The administrators of FIXI Plc, an institutional foreign exchange broker that went into administration in 2018, have provided a progress report, highlighting that they are in the process of paying the company’s creditors.
For FIXI, the broker’s creditors are mainly employees and former clients of the now-bankrupt broker. According to the report published by PricewaterhouseCoopers (PwC), which covers the 12 month period ending on the 30th of May 2020, the majority of the company’s employees were made redundant and have been compensated prior to the liquidation.
Since then, the joint administrators Douglas Nigel Rackham and Michael John Andrew Jervis have received a small number of claims from former employees located in the UK and Georgia.
According to the report created on the 16th of July 2020, it has been difficult for the administrators to establish the validity of all the claims due to insufficient accounting records. If the claims are proven to be valid, then the administrators should be able to pay the creditors in full within the next six months.
Background on FIXI plc administration
In addition to providing an update to the current situation with creditors, the administrators also shed more light on the events leading up to FIXI’s administration in 2018, and what has happened since then.
After reporting losses for a number of years, the FX broker reported to the Financial Conduct Authority (FCA) in December of 2018 that it was below the minimum capital threshold. This was due to poor revenues and lack of funds being funneled into the company by its main shareholder, Mr. Goran Drapac. The broker was unable to resolve these problems.
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Mr. Drapac told the UK regulator on the 21st of December 2018 that he intended to formally wind down the operations of the broker and that he would meet all external liabilities. This was then put into an agreement on the 11th of January 2019 between Mr. Drapac, his company Drapac and FIXI.
FSCS has paid £1.26m in compensation
“As Fixi was authorised by the FCA and provided FSCS protected financial products, the FSCS has agreed to pay compensation of up to £85,000, to investment creditors that meet the relevant criteria. We have developed a protocol with the FSCS to facilitate the payment of compensation to those creditors,” the administrators said in the report.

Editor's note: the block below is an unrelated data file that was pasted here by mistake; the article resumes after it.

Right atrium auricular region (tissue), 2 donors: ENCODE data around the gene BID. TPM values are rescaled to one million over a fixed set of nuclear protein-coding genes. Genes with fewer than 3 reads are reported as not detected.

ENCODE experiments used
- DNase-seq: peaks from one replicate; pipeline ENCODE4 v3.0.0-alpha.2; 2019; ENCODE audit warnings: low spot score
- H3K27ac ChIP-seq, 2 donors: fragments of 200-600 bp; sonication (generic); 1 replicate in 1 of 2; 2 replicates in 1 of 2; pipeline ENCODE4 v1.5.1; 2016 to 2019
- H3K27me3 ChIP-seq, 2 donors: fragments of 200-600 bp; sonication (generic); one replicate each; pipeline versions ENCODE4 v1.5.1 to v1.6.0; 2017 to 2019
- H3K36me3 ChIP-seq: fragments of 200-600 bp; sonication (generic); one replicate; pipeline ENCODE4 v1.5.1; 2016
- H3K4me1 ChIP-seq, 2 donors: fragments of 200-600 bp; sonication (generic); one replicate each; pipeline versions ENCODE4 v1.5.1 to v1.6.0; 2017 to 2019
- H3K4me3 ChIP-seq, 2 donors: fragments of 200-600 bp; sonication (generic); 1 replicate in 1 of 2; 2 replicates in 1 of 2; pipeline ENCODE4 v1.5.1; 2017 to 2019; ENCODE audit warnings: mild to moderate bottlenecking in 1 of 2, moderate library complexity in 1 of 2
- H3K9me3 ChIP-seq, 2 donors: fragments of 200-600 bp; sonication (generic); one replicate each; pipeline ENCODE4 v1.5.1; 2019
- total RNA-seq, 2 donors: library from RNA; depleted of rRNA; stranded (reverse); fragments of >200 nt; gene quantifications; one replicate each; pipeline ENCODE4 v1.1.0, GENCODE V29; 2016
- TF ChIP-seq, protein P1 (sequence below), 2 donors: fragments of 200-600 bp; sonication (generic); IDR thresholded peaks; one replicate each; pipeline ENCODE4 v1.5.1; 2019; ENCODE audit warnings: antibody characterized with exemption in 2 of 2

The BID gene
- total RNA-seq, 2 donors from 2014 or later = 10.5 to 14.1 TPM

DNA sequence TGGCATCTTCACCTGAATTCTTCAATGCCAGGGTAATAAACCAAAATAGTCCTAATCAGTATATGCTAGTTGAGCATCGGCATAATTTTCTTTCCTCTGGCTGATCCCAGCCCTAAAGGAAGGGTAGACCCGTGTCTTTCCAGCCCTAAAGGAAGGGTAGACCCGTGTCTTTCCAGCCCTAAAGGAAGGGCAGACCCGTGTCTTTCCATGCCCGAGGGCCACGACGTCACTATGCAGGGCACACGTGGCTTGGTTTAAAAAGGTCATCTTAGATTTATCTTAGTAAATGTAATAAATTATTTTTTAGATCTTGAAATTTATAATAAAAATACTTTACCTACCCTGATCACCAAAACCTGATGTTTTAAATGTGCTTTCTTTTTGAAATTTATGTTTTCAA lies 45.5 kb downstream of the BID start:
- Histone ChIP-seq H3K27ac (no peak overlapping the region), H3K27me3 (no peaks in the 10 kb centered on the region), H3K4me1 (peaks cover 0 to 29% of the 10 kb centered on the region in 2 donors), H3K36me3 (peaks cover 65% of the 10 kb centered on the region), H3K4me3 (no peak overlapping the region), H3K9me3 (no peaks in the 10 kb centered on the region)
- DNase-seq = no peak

As of the 30th of May 2020, PwC has received 79 claims from clients and creditors for FIXI. Out of these, 32 claims have been reviewed, agreed, and compensated by the FSCS. Overall, the FSCS has paid £1.26 million in compensation to the 32 clients.
“We have successfully recovered £843,640 of cash balances from the Company’s various bank accounts, electronic wallet accounts and funds held by solicitors. These funds have been secured in the liquidation bank accounts. In addition, we recovered funds previously held as segregated funds as outlined in the table below in the sum of £60,774 (converted using exchange rates as of 30 April 2020),” the report highlighted.
Drapac struggled to sell shares in AxiCorp
As part of this, Drapac intended to sell its 2,000 shares in AxiCorp to meet its financial obligations; however, it was only able to sell 300 of the shares worth £270,000 in February of 2019. Drapac continued to try and sell the remaining 1,700 shares across March and April of 2019, to no avail.
Because Drapac wasn’t making any progress in selling its shares, and after continued talks with the FCA, a board meeting with FIXI directors was held on the 1st of May 2019, where it was decided to put the broker into a CVL. Nigel Rackham and Michael Jervis were appointed joint liquidators of Fixi Plc at the end of the month – the 31st of May 2019.
“Throughout this process, Fixi was returning segregated funds to Segregated clients, having requested confirmation of payment details from all of them. Most Segregated clients were paid during this process. At the date of liquidation there were clients who had not responded and as a result have not had their funds returned,” the administrators said in their report.